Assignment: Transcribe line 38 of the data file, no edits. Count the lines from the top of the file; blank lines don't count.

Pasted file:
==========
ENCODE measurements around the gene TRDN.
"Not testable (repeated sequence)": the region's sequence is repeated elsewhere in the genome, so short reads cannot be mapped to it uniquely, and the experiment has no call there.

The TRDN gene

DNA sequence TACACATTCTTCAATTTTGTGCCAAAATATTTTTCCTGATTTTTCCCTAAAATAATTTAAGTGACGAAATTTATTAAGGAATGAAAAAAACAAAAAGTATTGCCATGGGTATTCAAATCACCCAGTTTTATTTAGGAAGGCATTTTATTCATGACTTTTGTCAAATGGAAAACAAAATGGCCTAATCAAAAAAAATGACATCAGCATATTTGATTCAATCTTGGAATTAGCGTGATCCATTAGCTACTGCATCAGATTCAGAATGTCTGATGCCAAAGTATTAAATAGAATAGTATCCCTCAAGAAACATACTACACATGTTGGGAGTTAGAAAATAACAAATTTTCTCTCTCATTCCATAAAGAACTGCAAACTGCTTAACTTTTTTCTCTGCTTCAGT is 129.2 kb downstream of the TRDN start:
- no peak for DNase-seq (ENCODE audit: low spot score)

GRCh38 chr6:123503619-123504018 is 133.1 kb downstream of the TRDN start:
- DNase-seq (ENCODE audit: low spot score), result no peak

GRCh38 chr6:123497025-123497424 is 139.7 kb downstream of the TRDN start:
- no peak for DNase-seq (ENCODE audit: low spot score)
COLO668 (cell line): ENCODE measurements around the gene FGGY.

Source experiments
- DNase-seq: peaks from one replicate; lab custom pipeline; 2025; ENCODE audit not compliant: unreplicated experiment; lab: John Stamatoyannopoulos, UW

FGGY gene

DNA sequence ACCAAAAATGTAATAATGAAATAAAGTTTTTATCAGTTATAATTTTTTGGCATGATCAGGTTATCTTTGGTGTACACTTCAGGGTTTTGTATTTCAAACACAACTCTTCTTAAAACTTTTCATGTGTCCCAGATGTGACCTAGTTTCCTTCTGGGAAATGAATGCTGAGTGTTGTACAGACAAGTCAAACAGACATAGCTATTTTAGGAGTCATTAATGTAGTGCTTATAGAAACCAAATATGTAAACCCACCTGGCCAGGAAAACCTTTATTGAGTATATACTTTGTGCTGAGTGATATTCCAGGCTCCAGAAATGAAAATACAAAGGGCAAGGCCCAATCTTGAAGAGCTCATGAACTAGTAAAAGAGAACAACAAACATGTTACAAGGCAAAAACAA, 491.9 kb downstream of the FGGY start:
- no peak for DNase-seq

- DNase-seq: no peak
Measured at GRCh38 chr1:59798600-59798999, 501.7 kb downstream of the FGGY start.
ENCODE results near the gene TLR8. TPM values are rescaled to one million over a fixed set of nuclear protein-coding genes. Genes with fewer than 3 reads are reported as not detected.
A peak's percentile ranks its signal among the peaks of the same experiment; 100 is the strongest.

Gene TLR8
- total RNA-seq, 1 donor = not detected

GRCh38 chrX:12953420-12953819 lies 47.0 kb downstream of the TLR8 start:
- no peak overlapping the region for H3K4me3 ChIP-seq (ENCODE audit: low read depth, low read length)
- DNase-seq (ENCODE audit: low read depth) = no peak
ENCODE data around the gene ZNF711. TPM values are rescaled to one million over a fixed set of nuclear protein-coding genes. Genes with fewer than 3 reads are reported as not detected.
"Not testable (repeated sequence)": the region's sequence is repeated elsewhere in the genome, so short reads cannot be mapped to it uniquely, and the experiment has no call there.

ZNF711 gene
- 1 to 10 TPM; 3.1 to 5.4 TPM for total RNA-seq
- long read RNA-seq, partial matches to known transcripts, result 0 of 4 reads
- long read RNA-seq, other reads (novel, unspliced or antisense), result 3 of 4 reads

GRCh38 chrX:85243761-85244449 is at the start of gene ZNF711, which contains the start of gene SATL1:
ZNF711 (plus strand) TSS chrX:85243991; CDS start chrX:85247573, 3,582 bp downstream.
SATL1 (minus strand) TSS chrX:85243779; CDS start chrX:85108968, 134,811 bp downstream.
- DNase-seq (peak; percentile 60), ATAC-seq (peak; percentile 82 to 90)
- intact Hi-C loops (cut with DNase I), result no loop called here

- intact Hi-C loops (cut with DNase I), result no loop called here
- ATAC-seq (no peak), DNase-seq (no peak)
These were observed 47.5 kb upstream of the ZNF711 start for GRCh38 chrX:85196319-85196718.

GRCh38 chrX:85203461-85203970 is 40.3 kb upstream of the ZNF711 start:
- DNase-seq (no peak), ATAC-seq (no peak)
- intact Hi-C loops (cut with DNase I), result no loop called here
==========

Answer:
These were observed 47.5 kb upstream of the ZNF711 start for GRCh38 chrX:85196319-85196718.